October 8, 2007

Good day, team,
I received some requests last week to re-send this challenge that was originally sent out in January of 2006. It seems timely.


Good day, team,

The challenge this week is about realizing that we are not indispensable and working to cultivate backup and support. At this time of year, we are much more susceptible to colds and flu, and we often find ourselves struggling with the question “Am I well enough to go to work?” Yet we all know that it’s pretty stupid to go to work when we’re sick. Not only do we function poorly, but we also expose others to our illness. I often see whole departments affected because one person felt that he or she was well enough to go to work, and then many other people in the department caught that person’s illness.

So why do we go to work when we’re ill? Perhaps we think that we’re indispensable and the work won’t get done if we’re not there. This is an illusion. Anyone who has been away from work for an extended period of time knows that somehow the work gets done. At times it’s done better by the person who pitches in for us when we’re out! One of the advantages of being part of a team is that our team members support us when we need it most. There’s nothing more gratifying than being able to help someone when they really need us.

Unfortunately, none of us wants to think that we can easily be replaced, so often we make unreasonable demands upon ourselves to show up to get the work done. Generally, people who think they’re indispensable have a difficult time letting go of control. Be honest with yourself. Are you cultivating this attitude because you’re really afraid that if you don’t do it, the work won’t get done at all, or because you can’t control the outcome? We all know that it’s never just a single person who accomplishes a task, but a team of well-coordinated, talented people who make it happen. No one is indispensable, and thinking that we are keeps us imprisoned in our fear of losing control.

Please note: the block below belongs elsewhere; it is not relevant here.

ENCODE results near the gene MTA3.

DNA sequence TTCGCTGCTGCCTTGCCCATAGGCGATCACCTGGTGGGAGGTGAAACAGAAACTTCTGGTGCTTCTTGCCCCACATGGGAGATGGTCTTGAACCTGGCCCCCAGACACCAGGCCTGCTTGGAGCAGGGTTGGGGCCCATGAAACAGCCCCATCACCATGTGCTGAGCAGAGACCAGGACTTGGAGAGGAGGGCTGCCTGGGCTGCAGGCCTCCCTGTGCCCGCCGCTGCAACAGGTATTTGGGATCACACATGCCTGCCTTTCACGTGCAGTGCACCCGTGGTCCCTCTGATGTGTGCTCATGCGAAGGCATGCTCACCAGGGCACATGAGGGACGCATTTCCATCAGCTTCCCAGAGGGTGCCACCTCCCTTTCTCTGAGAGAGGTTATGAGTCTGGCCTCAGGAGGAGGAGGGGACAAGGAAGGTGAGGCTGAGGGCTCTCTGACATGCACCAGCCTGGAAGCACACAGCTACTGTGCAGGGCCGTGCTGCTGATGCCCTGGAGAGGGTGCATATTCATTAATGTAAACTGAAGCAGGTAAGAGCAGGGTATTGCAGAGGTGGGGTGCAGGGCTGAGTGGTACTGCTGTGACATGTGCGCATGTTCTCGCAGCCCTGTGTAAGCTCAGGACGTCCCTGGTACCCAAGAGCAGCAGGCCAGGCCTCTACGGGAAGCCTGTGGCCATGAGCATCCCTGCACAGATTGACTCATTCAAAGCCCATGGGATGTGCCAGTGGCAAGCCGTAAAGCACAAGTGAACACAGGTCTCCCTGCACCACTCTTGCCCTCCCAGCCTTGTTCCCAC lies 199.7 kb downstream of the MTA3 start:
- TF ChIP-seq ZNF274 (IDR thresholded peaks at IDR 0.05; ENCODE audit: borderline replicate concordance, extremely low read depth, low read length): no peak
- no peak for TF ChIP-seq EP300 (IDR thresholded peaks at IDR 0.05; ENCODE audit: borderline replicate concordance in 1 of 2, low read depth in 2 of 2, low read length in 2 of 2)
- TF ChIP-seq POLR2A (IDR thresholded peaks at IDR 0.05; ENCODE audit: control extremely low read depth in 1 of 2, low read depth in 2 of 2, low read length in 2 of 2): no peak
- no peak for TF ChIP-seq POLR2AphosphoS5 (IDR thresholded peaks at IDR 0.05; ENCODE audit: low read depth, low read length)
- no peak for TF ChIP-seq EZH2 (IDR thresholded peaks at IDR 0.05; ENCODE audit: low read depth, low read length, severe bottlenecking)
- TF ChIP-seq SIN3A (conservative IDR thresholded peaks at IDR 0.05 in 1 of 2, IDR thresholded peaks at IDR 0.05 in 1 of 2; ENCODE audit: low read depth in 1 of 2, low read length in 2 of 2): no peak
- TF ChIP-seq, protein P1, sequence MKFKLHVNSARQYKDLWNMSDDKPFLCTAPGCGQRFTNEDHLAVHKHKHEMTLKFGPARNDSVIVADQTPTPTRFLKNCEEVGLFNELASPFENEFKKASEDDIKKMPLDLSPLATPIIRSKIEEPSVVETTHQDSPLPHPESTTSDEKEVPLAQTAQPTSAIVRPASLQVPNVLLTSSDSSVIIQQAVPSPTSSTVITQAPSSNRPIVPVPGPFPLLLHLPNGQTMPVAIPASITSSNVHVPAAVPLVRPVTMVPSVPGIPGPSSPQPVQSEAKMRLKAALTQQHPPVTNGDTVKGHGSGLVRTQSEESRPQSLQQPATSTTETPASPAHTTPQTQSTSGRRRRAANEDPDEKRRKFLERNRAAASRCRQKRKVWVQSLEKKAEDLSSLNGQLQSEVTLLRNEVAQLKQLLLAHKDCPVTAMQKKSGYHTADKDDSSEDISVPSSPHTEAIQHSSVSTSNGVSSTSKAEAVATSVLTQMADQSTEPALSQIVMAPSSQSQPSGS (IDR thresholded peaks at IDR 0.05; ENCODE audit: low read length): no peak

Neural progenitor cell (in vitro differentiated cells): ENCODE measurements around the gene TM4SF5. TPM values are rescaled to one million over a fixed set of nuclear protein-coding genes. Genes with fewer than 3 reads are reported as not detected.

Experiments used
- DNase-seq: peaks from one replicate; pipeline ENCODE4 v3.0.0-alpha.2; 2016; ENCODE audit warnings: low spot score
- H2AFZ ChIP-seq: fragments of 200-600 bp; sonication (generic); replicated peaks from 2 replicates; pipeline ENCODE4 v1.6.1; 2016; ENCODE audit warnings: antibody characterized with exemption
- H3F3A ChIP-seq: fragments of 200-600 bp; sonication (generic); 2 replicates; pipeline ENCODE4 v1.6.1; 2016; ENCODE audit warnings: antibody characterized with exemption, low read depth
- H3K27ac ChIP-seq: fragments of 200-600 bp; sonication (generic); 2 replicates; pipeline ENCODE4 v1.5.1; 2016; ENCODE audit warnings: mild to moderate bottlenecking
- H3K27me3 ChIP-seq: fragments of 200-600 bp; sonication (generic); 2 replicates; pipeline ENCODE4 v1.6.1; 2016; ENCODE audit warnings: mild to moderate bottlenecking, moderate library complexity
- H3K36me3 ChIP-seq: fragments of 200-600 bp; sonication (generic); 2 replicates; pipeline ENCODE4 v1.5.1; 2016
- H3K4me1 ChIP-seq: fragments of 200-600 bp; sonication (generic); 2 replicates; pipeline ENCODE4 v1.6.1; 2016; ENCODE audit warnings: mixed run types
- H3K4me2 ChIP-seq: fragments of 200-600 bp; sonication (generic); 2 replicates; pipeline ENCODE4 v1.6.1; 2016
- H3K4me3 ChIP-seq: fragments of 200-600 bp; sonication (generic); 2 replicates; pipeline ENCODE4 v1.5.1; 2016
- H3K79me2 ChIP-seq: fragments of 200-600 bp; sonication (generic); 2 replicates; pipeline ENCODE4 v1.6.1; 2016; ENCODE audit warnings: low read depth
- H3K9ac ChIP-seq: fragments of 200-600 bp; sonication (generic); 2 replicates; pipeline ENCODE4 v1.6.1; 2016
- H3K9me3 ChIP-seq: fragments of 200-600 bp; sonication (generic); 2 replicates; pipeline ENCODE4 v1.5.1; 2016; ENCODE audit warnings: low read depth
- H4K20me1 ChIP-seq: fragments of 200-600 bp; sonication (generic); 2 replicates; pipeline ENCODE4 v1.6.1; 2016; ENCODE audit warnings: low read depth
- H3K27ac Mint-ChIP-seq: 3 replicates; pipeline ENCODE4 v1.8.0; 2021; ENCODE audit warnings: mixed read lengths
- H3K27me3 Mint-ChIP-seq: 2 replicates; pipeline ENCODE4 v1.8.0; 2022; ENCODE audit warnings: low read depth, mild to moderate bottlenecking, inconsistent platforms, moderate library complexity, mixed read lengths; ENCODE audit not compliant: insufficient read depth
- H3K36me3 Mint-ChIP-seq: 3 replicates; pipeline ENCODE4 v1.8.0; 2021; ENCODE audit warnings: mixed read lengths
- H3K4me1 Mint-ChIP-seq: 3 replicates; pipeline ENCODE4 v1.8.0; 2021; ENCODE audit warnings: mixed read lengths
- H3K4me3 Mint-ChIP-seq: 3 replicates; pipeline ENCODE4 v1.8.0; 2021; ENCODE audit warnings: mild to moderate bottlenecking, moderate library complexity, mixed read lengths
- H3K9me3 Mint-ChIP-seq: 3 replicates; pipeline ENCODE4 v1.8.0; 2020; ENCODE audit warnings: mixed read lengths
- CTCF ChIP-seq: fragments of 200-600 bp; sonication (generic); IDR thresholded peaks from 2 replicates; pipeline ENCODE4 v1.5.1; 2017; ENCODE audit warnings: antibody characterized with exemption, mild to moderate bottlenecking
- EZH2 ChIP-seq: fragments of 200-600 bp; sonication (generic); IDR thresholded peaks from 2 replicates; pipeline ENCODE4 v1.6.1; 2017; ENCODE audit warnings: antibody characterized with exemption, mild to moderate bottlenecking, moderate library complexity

Try challenging your attitudes about being indispensable this week and look at whether or not you have sufficient backup. If you don’t have people to delegate to, set up a good support system for yourself in case you have to be out of work for a time. Ask yourself, “Who do I rely on most for support?” Let the person who supports you know how much you rely on them. This helps a lot when you wake up some morning with a splitting headache and sore throat. With one phone call, you can easily engage your team member to take over, and that person won’t be surprised by the request.

Having backup also makes it easier when you call your boss to say you won’t be in. You can reassure her or him that the work will be done by your team member and that the team is covering for you. If you work on your own, take a look at your network of business associates and friends. See if there’s someone who can back you up if you need it. Don’t be afraid to ask for help from a trusted friend or colleague. You may find that person asking you to return the favor, and then you both get to feel dispensable but valuable!

Have a great week and stay healthy!


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